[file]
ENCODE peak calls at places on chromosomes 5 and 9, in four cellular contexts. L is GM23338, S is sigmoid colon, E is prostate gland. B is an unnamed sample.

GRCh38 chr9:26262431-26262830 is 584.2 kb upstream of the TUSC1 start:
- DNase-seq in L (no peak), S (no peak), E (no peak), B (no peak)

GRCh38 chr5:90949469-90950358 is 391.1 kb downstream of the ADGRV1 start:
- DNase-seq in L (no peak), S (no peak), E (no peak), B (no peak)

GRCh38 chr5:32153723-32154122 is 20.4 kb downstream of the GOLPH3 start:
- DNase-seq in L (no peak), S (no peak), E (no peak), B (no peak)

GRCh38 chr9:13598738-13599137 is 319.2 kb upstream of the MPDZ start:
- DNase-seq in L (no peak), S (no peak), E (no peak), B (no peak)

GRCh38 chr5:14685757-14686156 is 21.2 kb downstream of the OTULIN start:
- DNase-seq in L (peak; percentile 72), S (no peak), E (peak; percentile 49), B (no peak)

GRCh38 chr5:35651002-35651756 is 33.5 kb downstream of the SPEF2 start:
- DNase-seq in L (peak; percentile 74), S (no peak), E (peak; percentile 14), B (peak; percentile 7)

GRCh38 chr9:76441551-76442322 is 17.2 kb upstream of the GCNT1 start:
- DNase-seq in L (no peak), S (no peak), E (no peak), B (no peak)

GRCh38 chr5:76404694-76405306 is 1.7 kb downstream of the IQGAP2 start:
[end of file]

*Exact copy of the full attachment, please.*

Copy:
ENCODE peak calls at places on chromosomes 5 and 9, in four cellular contexts. L is GM23338, S is sigmoid colon, E is prostate gland. B is an unnamed sample.

GRCh38 chr9:26262431-26262830 is 584.2 kb upstream of the TUSC1 start:
- DNase-seq in L (no peak), S (no peak), E (no peak), B (no peak)

GRCh38 chr5:90949469-90950358 is 391.1 kb downstream of the ADGRV1 start:
- DNase-seq in L (no peak), S (no peak), E (no peak), B (no peak)

GRCh38 chr5:32153723-32154122 is 20.4 kb downstream of the GOLPH3 start:
- DNase-seq in L (no peak), S (no peak), E (no peak), B (no peak)

GRCh38 chr9:13598738-13599137 is 319.2 kb upstream of the MPDZ start:
- DNase-seq in L (no peak), S (no peak), E (no peak), B (no peak)

GRCh38 chr5:14685757-14686156 is 21.2 kb downstream of the OTULIN start:
- DNase-seq in L (peak; percentile 72), S (no peak), E (peak; percentile 49), B (no peak)

GRCh38 chr5:35651002-35651756 is 33.5 kb downstream of the SPEF2 start:
- DNase-seq in L (peak; percentile 74), S (no peak), E (peak; percentile 14), B (peak; percentile 7)

GRCh38 chr9:76441551-76442322 is 17.2 kb upstream of the GCNT1 start:
- DNase-seq in L (no peak), S (no peak), E (no peak), B (no peak)

GRCh38 chr5:76404694-76405306 is 1.7 kb downstream of the IQGAP2 start: